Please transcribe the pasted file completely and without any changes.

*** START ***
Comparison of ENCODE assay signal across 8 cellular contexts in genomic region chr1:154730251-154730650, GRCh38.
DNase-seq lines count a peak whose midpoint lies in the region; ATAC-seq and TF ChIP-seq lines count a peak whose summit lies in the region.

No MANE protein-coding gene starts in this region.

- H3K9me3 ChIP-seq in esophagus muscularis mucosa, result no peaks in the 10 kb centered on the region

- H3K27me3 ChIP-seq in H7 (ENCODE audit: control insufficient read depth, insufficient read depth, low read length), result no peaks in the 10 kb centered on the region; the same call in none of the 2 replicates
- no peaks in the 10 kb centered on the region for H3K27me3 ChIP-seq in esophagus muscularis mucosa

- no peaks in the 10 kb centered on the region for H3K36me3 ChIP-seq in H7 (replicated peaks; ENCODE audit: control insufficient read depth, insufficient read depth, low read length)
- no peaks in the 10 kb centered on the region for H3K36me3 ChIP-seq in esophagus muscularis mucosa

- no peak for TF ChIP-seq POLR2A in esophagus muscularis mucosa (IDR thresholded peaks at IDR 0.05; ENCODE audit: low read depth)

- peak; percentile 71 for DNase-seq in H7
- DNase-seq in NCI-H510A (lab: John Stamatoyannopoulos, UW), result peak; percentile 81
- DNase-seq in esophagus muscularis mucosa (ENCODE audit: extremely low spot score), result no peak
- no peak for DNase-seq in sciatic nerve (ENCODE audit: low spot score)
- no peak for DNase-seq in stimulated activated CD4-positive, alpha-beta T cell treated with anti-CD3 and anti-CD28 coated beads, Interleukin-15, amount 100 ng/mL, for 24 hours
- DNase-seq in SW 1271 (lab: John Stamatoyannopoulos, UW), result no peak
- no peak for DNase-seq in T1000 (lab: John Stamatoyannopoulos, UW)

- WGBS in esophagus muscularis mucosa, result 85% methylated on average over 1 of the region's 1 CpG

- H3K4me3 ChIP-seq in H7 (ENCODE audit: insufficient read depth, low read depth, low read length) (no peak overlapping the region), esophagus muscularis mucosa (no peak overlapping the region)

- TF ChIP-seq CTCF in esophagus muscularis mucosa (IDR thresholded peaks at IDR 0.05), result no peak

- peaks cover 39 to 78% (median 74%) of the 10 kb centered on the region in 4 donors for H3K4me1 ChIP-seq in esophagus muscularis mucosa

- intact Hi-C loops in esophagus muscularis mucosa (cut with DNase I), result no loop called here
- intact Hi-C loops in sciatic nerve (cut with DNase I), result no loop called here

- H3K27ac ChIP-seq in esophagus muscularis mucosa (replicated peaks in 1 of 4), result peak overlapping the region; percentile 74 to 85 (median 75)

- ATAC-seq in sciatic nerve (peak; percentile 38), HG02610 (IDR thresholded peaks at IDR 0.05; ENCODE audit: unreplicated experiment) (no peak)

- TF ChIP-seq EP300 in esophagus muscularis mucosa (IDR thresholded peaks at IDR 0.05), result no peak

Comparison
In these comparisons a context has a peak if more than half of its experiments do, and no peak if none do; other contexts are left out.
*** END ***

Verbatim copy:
Comparison of ENCODE assay signal across 8 cellular contexts in genomic region chr1:154730251-154730650, GRCh38.
DNase-seq lines count a peak whose midpoint lies in the region; ATAC-seq and TF ChIP-seq lines count a peak whose summit lies in the region.

No MANE protein-coding gene starts in this region.

- H3K9me3 ChIP-seq in esophagus muscularis mucosa, result no peaks in the 10 kb centered on the region

- H3K27me3 ChIP-seq in H7 (ENCODE audit: control insufficient read depth, insufficient read depth, low read length), result no peaks in the 10 kb centered on the region; the same call in none of the 2 replicates
- no peaks in the 10 kb centered on the region for H3K27me3 ChIP-seq in esophagus muscularis mucosa

- no peaks in the 10 kb centered on the region for H3K36me3 ChIP-seq in H7 (replicated peaks; ENCODE audit: control insufficient read depth, insufficient read depth, low read length)
- no peaks in the 10 kb centered on the region for H3K36me3 ChIP-seq in esophagus muscularis mucosa

- no peak for TF ChIP-seq POLR2A in esophagus muscularis mucosa (IDR thresholded peaks at IDR 0.05; ENCODE audit: low read depth)

- peak; percentile 71 for DNase-seq in H7
- DNase-seq in NCI-H510A (lab: John Stamatoyannopoulos, UW), result peak; percentile 81
- DNase-seq in esophagus muscularis mucosa (ENCODE audit: extremely low spot score), result no peak
- no peak for DNase-seq in sciatic nerve (ENCODE audit: low spot score)
- no peak for DNase-seq in stimulated activated CD4-positive, alpha-beta T cell treated with anti-CD3 and anti-CD28 coated beads, Interleukin-15, amount 100 ng/mL, for 24 hours
- DNase-seq in SW 1271 (lab: John Stamatoyannopoulos, UW), result no peak
- no peak for DNase-seq in T1000 (lab: John Stamatoyannopoulos, UW)

- WGBS in esophagus muscularis mucosa, result 85% methylated on average over 1 of the region's 1 CpG

- H3K4me3 ChIP-seq in H7 (ENCODE audit: insufficient read depth, low read depth, low read length) (no peak overlapping the region), esophagus muscularis mucosa (no peak overlapping the region)

- TF ChIP-seq CTCF in esophagus muscularis mucosa (IDR thresholded peaks at IDR 0.05), result no peak

- peaks cover 39 to 78% (median 74%) of the 10 kb centered on the region in 4 donors for H3K4me1 ChIP-seq in esophagus muscularis mucosa

- intact Hi-C loops in esophagus muscularis mucosa (cut with DNase I), result no loop called here
- intact Hi-C loops in sciatic nerve (cut with DNase I), result no loop called here

- H3K27ac ChIP-seq in esophagus muscularis mucosa (replicated peaks in 1 of 4), result peak overlapping the region; percentile 74 to 85 (median 75)

- ATAC-seq in sciatic nerve (peak; percentile 38), HG02610 (IDR thresholded peaks at IDR 0.05; ENCODE audit: unreplicated experiment) (no peak)

- TF ChIP-seq EP300 in esophagus muscularis mucosa (IDR thresholded peaks at IDR 0.05), result no peak

Comparison
In these comparisons a context has a peak if more than half of its experiments do, and no peak if none do; other contexts are left out.